Recently Prof. Gernot Frenking's group in Marburg, Germany was involved in a joint experimental - theoretical paper that reported the synthesis and characterization of a unique molybdenum - zinc complex in which the zinc atoms coordinate to the central molybdenum in a nearly icosahedral cage. This twelve coordinate structure of zinc atoms about a molybdenum was confirmed in the X-Ray structure depicted below. Their work, published in the October 7, 2008 issue of Angewandte Chemie was also highlighted in the November 10, 2008 issue of C&E News.
Coordination complexes with up to nine monodentate ligands have been known for over a century, and also well known are metal - metal clusters, in which one type of metal is entrapped in a shell of surrounding atoms (usually more than nine of them) of another type, with the later metals being electronically bound to one another. One aspect that makes this molecule unique, as revealed by density functional theory calculations with ADF, is its electronic structure. Based in part upon these calculations, the average bond order between the center atom and its ligands was determined to be 1/2, with sd5 hybrid orbitals on the molybdenum center participating in the covalent bonding with surrounding zinc atoms. Furthermore, the authors determined that an additional six electrons were delocalized amongst the icosahedron formed by the zinc atoms, resulting in weak bonds between them as well. As such, this molybdenum zinc complex appears to have similarities with traditional metal - ligand complexes, with their covalent bonding primarily from the metal to its surrounding ligands, as well as being similar to endohedral metal - metal clusters, characterized by bonding amongst the metal atoms surrounding another.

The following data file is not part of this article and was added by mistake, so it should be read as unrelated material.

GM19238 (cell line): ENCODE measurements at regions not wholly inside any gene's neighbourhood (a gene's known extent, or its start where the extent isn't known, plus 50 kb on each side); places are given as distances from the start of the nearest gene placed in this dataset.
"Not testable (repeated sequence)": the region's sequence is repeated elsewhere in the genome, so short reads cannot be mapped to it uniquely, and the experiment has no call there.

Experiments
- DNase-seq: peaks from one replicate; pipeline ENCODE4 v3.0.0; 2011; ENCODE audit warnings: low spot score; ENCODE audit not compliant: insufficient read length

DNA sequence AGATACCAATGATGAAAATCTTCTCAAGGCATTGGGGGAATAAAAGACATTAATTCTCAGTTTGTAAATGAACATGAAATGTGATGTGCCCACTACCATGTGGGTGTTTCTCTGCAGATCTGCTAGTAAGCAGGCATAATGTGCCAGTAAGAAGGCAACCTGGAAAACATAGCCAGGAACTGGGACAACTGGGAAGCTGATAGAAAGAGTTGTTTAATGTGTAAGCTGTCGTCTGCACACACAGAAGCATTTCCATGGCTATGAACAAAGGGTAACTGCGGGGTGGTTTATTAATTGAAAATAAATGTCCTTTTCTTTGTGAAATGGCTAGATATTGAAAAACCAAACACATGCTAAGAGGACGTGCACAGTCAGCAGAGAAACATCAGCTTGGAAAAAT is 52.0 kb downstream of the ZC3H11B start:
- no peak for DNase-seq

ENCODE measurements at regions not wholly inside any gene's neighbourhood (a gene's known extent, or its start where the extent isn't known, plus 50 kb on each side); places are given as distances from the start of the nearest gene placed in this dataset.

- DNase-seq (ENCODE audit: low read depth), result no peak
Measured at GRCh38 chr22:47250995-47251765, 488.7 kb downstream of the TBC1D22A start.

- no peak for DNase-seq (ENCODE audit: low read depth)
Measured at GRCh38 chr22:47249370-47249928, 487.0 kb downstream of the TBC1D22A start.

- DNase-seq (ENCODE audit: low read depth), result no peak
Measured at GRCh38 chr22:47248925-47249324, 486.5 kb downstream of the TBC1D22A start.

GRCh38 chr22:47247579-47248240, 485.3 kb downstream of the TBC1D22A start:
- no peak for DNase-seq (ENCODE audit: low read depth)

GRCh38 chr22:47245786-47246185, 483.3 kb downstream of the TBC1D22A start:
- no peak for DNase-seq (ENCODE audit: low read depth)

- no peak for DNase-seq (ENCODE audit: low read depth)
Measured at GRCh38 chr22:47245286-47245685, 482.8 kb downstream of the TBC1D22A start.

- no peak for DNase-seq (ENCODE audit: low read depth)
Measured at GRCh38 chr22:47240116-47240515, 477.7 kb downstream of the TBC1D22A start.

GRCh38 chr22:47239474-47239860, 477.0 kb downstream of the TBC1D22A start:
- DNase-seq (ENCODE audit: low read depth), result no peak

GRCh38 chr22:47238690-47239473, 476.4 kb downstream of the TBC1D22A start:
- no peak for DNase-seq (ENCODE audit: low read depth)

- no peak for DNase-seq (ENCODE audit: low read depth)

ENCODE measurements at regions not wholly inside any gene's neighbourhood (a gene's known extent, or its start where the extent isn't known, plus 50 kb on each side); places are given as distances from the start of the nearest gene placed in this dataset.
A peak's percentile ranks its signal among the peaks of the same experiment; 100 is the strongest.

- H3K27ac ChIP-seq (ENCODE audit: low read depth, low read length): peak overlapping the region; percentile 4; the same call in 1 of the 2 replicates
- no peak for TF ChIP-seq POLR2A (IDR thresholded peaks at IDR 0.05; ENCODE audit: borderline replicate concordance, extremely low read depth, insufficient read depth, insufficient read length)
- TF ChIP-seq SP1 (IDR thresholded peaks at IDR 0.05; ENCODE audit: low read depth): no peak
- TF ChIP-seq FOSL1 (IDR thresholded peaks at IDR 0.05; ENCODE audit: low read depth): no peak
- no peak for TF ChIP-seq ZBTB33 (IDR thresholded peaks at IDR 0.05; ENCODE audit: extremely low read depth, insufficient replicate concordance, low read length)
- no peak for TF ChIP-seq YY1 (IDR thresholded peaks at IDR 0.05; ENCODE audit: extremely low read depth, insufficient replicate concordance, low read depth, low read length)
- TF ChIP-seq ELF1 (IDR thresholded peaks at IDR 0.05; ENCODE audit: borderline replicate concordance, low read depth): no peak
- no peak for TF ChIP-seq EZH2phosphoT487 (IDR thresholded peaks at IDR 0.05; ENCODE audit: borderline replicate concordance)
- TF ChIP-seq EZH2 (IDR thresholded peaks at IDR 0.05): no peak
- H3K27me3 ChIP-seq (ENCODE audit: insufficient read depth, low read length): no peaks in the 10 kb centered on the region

ADF's Energy Decomposition Analysis and Fragment Orbitals were used in this study to obtain a detailed understanding of the electronic structure and bonding of this molecule. According to Prof. Frenking, "the ADF calculations have been crucial for understanding the bonding situation in the molecules because they make it possible to quantitatively estimate the strength of the contributions which come from the s, p and d valence orbitals of the central metal atom."